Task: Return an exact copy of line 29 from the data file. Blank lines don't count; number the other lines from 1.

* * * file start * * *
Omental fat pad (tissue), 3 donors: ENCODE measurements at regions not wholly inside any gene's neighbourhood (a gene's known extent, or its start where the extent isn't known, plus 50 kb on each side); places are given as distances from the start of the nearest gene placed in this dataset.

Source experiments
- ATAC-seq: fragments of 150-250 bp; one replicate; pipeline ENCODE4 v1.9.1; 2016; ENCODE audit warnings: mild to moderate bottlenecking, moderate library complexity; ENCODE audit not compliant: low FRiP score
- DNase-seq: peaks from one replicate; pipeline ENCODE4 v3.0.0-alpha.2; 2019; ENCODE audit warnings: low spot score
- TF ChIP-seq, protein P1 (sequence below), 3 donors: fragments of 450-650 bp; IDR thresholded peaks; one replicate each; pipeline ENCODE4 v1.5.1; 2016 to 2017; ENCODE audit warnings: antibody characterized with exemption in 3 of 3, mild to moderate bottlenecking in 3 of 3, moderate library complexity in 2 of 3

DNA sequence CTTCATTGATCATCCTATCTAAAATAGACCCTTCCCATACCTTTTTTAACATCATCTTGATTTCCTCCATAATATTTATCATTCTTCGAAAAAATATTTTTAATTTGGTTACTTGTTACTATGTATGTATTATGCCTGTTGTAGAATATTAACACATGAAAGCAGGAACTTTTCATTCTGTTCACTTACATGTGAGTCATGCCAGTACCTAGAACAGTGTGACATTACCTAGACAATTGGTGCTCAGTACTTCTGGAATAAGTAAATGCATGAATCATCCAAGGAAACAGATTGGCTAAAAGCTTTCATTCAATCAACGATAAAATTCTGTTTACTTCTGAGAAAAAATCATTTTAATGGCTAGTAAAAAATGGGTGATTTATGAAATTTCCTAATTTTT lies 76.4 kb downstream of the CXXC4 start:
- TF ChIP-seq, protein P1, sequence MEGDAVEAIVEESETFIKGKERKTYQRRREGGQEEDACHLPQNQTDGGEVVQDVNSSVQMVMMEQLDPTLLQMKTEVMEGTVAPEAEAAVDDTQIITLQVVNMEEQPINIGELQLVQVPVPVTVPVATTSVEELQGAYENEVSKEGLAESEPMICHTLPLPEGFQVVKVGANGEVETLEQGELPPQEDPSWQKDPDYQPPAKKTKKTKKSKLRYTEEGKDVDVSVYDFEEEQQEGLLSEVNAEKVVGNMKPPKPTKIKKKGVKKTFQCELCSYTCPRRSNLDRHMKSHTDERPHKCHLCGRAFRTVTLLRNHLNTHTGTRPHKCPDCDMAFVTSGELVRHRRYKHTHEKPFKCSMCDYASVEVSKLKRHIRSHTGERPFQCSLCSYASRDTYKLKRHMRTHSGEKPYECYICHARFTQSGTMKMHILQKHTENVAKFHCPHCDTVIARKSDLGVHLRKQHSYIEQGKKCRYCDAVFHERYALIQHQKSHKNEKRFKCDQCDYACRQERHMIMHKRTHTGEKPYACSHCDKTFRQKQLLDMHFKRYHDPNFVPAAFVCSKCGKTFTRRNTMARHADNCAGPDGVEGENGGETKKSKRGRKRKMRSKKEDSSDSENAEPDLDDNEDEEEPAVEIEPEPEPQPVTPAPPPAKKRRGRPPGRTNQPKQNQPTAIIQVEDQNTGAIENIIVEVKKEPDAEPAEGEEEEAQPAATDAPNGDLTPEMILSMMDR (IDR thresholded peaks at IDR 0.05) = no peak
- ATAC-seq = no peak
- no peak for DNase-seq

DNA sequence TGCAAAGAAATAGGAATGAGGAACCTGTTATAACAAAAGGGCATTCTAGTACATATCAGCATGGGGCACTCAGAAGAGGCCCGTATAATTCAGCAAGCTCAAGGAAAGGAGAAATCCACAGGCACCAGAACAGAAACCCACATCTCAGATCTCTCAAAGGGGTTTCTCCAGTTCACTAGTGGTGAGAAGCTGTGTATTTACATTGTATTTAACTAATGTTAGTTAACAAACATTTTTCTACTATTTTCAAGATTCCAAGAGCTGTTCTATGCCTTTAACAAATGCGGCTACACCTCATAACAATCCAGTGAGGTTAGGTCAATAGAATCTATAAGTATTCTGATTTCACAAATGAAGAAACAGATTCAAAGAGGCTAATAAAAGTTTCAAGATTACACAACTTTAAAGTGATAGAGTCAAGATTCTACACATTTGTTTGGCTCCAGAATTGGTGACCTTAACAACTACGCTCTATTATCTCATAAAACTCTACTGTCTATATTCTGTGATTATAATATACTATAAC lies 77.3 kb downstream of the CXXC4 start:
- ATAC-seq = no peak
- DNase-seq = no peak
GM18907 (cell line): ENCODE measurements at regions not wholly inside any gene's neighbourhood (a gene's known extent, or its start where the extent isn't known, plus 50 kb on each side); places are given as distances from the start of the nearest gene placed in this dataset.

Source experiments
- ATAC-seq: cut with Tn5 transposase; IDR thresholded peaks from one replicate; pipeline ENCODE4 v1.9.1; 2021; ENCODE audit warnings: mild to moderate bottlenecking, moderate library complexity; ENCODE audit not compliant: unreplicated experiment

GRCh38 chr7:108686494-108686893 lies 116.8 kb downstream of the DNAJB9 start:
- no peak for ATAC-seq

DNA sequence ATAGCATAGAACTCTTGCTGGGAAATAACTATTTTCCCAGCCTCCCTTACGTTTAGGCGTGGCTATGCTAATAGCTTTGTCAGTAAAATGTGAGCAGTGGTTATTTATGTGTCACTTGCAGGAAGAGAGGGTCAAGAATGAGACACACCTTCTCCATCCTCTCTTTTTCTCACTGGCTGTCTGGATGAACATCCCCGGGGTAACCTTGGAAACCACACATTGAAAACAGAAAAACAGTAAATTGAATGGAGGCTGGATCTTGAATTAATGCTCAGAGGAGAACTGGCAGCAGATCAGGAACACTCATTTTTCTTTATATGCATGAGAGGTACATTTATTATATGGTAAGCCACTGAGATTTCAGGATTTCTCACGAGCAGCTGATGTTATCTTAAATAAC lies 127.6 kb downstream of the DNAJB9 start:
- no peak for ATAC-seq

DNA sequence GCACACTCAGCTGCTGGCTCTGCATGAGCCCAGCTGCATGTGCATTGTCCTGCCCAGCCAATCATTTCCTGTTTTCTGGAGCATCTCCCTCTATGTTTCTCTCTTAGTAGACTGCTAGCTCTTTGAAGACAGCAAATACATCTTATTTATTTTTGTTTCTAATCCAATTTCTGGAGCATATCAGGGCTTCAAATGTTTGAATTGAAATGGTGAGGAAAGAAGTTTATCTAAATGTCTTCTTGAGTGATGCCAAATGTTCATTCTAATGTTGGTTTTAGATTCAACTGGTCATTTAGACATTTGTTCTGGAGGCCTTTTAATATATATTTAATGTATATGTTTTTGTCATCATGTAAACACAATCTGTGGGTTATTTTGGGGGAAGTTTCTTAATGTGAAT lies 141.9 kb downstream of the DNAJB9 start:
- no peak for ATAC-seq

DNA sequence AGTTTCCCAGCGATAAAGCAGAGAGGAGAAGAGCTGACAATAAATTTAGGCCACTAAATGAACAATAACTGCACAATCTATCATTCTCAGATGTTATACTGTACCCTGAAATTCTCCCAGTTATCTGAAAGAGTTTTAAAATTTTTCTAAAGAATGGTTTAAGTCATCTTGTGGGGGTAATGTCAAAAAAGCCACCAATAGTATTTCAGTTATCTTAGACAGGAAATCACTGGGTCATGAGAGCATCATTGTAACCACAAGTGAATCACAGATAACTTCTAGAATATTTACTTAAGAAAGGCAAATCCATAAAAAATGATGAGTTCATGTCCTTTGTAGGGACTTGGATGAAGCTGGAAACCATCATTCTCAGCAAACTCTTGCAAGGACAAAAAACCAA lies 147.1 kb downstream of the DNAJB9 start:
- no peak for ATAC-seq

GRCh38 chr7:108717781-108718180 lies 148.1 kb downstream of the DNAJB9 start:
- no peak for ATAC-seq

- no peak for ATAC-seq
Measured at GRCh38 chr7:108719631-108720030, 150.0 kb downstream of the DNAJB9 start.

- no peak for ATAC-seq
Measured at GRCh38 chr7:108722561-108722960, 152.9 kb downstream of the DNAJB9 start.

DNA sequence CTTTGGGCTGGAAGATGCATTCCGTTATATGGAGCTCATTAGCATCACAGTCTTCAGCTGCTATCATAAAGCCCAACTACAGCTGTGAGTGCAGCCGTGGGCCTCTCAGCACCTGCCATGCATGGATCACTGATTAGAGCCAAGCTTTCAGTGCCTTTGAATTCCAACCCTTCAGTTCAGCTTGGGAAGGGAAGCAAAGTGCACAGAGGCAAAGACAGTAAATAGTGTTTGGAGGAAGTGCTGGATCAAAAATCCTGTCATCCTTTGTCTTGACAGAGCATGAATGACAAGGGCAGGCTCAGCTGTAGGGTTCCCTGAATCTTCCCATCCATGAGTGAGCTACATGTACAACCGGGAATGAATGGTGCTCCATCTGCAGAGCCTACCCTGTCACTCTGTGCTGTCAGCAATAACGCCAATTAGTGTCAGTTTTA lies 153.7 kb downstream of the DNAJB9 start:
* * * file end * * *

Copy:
Measured at GRCh38 chr7:108722561-108722960, 152.9 kb downstream of the DNAJB9 start.